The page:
Samoens is a little known but exciting medieval village within the French Alps, with activities to satisfy any mountain junkie. This pretty French village has a unique setting near Sixt Fer à Cheval, a natural horseshoe formation in front of the toothy Dents Blanches mountain range. Perfect for active family holidays, it’s worth spending several weeks here to fully appreciate the range of mountain activities even outside the skiing season.
These include the classics, with a variety of mountain bike routes for those who love cycling holidays, as well as a huge range of hiking trails. However, once you’ve had time to enjoy these accessible activities, you might want to look to the quirky range of other attractions on offer here, such as hydrospeed and mushrooming.
World class caving is available here thanks to the limestone geology of Samoens which has enabled the creation of one of the most interesting cave systems in the world. It also hosts one of the deepest caves: the Gouffre Jean Bernard. Discovered in 1959, three young speleologists found a hole so deep “you couldn’t hear the stones fall.” The Gouffre will already be known to comic book fans as it was featured in X-Men Origins: Gambit Vol 1 1 in which Gambit meets the aptly named Mister Sinister who lobotomises part of Gambit’s brain in exchange for dubious services. You’ve been warned.
You can also learn the basics of mycology, the study of mushrooms. Foraging for these delicate fungi is a national pastime for the French, and mushrooming is particularly exciting in Samoens as so many of the world’s delicacies grow in the shroom-friendly soil. Ceps, morels and chanterelles all thrive in the cool mountain air, but you’ll need a guide to show you the secret picking spots as such places are jealously guarded by the locals. Who would blame them?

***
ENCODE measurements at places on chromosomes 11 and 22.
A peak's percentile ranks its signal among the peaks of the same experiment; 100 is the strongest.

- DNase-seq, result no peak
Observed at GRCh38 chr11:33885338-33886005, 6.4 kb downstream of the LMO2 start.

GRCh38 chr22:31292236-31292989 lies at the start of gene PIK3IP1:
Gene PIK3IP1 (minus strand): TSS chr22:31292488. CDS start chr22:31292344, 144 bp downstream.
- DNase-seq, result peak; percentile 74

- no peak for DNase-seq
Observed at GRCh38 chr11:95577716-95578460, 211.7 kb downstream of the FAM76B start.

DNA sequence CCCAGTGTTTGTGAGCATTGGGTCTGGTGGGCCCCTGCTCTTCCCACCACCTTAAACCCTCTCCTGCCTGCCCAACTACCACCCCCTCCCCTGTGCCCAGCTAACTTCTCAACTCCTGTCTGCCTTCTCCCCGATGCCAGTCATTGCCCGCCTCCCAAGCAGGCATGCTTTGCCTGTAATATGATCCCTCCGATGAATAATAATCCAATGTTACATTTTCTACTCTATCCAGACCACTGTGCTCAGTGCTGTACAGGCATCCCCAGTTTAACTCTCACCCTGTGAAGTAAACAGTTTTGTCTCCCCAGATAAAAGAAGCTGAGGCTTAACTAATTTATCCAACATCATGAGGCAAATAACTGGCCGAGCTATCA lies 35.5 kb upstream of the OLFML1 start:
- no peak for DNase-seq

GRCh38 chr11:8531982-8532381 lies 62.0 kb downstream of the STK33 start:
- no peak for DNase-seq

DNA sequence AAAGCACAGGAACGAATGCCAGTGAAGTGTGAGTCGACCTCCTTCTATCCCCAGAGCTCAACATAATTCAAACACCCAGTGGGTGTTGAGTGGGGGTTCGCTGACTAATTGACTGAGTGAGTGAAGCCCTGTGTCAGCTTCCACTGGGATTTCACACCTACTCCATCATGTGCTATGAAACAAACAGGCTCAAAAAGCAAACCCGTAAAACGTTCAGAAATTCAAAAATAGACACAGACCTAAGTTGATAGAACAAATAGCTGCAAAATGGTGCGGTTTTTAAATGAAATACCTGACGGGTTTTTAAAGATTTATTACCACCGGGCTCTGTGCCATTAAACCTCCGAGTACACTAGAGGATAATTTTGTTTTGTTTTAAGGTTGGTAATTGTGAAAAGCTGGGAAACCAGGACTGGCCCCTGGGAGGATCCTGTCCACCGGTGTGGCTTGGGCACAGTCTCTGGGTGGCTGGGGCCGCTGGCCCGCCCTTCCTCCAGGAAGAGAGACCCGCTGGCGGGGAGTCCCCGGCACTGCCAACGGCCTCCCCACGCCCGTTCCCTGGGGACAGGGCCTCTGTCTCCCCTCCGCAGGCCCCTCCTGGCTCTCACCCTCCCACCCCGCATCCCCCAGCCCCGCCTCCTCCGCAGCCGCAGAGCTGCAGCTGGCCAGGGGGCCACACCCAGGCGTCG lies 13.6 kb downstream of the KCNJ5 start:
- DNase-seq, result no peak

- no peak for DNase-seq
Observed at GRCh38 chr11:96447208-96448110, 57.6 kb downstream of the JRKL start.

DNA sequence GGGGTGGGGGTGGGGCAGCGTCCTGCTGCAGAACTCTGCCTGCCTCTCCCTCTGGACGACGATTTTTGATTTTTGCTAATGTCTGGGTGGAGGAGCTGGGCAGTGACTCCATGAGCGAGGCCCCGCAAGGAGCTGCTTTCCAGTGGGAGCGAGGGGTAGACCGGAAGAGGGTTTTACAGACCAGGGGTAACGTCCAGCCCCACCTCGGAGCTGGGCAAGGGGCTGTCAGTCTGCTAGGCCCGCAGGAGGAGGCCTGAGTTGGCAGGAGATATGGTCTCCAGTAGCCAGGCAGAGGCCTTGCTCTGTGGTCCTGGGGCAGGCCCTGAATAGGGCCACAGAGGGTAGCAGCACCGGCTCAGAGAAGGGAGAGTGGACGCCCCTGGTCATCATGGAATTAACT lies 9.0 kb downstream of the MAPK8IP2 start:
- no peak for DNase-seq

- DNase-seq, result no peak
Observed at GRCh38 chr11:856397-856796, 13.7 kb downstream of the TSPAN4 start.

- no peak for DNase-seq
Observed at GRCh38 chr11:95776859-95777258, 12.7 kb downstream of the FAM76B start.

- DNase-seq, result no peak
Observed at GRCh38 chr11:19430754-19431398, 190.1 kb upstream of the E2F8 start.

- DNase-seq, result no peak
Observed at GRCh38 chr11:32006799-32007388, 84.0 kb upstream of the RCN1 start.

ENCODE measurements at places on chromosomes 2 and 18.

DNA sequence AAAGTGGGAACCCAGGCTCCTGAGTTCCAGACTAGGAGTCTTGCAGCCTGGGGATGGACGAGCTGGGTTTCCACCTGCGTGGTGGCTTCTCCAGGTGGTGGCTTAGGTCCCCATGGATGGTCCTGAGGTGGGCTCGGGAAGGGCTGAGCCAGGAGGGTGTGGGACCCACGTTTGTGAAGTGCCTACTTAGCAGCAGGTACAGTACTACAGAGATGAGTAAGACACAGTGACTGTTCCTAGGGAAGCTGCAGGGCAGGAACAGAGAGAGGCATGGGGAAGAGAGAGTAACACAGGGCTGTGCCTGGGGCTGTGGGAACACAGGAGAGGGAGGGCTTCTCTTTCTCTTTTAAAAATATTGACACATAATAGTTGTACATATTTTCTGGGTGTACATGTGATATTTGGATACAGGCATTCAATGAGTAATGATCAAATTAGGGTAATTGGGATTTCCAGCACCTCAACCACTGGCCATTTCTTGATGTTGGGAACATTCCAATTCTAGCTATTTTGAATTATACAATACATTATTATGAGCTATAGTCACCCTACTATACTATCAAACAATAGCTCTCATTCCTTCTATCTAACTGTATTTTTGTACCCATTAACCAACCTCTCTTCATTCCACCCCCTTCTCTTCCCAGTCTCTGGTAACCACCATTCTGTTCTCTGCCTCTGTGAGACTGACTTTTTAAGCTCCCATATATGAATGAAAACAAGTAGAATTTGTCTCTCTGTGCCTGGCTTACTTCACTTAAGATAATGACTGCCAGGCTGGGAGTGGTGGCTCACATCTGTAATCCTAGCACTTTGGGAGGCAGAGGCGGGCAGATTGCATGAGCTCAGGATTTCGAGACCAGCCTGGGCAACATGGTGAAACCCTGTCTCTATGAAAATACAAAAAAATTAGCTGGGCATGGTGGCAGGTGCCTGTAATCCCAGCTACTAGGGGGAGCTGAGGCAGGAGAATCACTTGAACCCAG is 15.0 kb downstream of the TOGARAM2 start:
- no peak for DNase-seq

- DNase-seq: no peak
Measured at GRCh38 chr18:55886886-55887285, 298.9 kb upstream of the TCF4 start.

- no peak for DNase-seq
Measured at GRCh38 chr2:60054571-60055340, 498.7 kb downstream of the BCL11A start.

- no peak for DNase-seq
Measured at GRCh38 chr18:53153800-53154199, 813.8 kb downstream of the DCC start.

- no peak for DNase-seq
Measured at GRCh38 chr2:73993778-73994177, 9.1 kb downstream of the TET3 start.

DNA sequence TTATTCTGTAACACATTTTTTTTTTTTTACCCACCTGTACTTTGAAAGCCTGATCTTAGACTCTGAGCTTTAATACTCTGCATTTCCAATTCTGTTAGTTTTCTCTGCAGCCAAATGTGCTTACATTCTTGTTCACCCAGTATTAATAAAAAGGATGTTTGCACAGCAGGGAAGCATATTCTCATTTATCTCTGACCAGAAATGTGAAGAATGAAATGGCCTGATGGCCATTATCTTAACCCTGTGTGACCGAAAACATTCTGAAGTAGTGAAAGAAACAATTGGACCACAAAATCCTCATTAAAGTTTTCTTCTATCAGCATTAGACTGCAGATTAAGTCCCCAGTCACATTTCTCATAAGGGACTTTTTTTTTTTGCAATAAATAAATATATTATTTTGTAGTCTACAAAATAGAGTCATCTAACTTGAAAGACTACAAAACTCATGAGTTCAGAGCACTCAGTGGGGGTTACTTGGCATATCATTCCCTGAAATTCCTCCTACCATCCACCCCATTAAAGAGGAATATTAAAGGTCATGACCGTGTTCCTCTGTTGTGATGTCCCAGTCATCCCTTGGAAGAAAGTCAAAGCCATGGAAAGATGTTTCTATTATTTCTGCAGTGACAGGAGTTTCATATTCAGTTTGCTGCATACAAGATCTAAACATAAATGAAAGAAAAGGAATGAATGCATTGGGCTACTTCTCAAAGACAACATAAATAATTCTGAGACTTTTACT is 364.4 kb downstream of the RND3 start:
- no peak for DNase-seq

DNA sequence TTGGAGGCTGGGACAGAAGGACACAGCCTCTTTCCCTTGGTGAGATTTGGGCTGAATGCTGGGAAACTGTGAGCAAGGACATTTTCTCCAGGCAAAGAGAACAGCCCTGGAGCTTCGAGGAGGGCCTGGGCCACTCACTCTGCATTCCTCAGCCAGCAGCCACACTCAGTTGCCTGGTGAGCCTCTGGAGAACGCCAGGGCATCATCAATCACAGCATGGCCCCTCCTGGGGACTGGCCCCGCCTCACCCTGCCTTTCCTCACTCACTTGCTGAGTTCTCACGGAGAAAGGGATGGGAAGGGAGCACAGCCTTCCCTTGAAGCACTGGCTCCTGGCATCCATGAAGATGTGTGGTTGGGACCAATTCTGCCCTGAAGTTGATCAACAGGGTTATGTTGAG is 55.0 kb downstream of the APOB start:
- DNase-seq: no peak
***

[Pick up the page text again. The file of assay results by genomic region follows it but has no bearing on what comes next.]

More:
You’ll also need to plan the time of your visit according to which type of mushroom your heart lusts after: morels muliply in the spring, chanterelles and ceps are more likely to be found in the autumn. After collecting your stash, you can go back your chalet and fry them up with some butter and garlic and serve them on the excellent local bread.
If water sports are your thing, you can try hydrospeeding here on the Giffre river which is an ideal place to try out the sport thanks to its decent water levels. Involving just an intrepid adventurer, a wetsuit, flippers and a foam board, hydrospeed was originally developed to aid mountain rescue. Much quicker than using a clunky rescue raft, the small flotation devices are also a lot easier to manoeuver.
The technique has since become very popular as an extreme sport because it’s much more immediate than rafting: you have to engage your mind and body in order to navigate yourself along the river to the safest (or most exciting) spots. The Giffre is nonetheless a pretty safe river to test your skills on.
Once you’ve exhausted ground-level activities, there are plenty of climbing opportunities in the surrounding area. Novices will enjoy the light thrills of the Via Ferrata, the route of steel, which requires very little equipment, and even less climbing experience.
The first of the Via Ferrate were built during the First World War to help the Italian infantry navigate the Dolomite region of Italy. In order to get around a route that would otherwise be inaccessible, a number of cables, bridges and ladders have been fixed to the mountain side. All you need is some rope, a few belays and a guide to help you with the basic rope tying and climbing techniques.
Go to Samoens and you will surely fall in love with the place. Beyond the activities themselves, the village has some beautiful alpine scenery to offer, and you will probably find yourself coming back again and again. Winter season anyone?